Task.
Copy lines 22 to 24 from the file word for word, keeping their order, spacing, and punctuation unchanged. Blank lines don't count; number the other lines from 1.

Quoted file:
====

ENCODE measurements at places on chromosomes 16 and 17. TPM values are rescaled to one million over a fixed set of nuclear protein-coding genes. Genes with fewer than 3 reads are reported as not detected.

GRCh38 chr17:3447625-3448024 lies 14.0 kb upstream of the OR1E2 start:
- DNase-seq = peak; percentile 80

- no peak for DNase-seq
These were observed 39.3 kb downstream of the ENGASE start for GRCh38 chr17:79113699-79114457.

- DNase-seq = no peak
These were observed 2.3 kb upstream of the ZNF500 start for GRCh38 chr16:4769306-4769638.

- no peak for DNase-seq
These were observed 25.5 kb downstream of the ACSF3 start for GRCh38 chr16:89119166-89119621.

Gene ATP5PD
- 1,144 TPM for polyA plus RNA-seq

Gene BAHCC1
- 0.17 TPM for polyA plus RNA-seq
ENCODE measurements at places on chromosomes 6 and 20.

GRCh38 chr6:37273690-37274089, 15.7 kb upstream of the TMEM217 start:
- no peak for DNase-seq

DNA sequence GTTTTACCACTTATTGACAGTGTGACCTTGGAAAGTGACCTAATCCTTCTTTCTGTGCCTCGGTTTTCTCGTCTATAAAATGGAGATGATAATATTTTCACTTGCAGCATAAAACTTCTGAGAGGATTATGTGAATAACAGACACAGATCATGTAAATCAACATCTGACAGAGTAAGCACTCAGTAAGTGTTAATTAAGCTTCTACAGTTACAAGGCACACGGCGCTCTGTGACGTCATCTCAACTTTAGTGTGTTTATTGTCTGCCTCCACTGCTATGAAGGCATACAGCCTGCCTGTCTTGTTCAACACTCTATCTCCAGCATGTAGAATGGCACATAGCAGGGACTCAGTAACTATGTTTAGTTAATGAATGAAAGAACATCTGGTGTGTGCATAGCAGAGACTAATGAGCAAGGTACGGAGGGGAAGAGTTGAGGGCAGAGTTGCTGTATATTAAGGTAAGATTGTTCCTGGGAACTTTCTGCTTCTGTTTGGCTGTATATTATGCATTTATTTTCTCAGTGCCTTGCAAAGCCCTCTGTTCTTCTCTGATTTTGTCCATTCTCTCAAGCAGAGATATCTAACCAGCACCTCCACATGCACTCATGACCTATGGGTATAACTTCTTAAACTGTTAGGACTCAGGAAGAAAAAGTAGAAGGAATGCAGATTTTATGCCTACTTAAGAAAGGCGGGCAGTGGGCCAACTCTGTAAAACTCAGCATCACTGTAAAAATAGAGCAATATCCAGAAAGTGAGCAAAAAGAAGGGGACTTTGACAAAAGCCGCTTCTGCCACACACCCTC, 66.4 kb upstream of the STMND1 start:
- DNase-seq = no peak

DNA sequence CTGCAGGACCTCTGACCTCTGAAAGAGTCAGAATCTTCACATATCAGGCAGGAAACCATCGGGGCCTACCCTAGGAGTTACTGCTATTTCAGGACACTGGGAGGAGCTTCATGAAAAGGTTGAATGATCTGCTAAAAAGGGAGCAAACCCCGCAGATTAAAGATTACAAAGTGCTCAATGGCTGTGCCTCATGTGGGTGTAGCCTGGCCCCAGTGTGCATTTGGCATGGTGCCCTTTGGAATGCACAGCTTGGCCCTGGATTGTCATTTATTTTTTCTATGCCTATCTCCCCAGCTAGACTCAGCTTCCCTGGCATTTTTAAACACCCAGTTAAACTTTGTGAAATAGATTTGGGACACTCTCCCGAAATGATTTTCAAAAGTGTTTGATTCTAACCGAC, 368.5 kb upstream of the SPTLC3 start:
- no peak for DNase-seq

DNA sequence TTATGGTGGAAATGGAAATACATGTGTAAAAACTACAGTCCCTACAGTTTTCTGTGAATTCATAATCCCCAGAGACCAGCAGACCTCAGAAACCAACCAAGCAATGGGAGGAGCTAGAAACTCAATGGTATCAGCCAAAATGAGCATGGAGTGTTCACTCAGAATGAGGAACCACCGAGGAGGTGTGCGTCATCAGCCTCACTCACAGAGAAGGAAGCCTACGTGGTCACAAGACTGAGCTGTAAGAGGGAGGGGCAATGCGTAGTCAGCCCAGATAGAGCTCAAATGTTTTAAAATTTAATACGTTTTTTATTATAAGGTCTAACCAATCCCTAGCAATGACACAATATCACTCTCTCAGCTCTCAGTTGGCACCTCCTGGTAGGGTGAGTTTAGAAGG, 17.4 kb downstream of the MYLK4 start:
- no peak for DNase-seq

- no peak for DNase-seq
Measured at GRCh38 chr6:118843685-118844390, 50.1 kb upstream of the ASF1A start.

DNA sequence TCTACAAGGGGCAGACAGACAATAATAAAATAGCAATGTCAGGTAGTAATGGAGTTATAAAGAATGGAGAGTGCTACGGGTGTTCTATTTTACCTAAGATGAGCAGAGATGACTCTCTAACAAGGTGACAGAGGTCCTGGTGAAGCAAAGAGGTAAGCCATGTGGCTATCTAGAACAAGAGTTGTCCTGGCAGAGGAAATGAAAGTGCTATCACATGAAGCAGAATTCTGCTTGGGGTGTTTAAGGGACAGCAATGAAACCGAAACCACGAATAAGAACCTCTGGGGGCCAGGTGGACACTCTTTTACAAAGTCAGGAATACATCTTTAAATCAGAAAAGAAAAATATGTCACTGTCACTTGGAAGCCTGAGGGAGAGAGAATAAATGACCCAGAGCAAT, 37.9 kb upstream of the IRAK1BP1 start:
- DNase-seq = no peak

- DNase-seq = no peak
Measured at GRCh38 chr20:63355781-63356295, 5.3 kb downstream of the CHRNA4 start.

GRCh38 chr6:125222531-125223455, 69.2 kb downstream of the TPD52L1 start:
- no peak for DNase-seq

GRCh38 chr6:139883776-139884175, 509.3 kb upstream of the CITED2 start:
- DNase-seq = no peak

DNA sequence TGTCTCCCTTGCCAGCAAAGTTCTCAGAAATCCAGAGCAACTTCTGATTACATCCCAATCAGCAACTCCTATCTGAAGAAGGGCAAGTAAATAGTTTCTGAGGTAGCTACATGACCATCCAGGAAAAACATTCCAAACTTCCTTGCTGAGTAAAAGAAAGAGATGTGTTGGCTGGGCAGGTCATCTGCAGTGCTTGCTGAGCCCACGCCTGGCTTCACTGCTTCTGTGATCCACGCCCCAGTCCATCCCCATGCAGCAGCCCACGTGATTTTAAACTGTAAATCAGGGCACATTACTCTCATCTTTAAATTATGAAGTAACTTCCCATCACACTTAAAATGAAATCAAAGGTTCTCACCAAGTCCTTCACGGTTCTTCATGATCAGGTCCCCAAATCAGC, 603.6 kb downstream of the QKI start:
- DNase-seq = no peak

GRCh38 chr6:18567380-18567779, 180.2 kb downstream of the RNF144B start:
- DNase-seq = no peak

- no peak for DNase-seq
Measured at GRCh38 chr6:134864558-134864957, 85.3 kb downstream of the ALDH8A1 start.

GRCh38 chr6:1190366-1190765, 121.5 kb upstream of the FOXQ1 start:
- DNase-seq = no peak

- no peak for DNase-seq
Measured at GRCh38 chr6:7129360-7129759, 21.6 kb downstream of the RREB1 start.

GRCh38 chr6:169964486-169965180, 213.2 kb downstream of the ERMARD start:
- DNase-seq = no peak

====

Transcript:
- no peak for DNase-seq

- no peak for DNase-seq
Measured at GRCh38 chr6:118843685-118844390, 50.1 kb upstream of the ASF1A start.